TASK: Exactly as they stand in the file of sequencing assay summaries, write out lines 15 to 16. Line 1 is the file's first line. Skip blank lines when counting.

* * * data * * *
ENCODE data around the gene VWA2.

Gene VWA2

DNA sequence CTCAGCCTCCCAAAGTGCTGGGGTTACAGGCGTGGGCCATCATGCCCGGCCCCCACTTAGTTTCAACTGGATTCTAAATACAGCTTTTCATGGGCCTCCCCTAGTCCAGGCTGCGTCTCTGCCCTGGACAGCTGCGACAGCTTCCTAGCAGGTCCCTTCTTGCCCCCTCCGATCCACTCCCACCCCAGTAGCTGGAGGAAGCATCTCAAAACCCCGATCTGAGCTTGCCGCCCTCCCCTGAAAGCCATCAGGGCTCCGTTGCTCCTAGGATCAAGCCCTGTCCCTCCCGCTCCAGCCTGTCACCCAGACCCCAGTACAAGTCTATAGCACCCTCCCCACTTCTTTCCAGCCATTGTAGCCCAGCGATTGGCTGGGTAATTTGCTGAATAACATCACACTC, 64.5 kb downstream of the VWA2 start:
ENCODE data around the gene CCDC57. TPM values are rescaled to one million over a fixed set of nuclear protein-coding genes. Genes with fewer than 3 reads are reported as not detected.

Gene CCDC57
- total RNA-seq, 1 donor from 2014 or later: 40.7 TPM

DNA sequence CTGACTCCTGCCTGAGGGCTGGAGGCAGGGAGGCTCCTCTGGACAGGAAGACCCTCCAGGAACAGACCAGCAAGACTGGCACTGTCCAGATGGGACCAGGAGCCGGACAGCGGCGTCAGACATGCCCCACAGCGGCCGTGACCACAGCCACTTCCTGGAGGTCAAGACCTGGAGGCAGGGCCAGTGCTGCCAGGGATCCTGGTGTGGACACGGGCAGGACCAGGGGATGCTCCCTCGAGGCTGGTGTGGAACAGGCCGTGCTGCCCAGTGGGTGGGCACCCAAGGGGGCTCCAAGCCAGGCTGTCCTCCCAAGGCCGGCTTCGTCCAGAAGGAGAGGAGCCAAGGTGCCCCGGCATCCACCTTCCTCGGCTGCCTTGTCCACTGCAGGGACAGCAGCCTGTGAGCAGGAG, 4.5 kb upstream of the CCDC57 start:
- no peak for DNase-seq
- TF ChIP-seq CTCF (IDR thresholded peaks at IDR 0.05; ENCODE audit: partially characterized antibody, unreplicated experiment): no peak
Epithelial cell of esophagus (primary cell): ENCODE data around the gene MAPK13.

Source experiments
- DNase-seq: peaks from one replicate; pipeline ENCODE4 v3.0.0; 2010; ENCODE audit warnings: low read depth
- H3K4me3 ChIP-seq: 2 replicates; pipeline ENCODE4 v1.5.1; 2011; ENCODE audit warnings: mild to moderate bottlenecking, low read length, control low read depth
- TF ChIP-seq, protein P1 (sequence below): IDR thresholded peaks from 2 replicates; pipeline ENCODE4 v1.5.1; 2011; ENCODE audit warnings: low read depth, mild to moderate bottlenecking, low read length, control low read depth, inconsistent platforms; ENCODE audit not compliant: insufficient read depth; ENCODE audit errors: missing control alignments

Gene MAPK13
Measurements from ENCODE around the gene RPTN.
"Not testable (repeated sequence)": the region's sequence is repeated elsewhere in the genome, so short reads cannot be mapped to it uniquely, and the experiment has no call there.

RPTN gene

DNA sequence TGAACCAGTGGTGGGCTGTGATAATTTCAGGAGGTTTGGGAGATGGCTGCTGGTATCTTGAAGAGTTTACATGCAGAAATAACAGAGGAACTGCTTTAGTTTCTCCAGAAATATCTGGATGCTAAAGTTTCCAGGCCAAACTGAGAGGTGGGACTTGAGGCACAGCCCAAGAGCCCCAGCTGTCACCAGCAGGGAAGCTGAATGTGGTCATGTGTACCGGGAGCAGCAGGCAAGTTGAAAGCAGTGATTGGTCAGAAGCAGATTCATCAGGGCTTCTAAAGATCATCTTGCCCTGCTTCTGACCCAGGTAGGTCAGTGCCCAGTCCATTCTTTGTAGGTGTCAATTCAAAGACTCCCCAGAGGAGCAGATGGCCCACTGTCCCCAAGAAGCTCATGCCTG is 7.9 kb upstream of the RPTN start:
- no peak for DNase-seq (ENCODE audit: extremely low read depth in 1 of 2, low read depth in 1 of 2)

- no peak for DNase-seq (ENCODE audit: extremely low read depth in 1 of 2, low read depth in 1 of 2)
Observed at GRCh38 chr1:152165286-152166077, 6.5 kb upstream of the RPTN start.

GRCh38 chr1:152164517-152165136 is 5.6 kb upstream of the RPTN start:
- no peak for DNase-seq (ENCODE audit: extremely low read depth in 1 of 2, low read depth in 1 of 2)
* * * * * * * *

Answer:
Gene MAPK13
Measurements from ENCODE around the gene RPTN.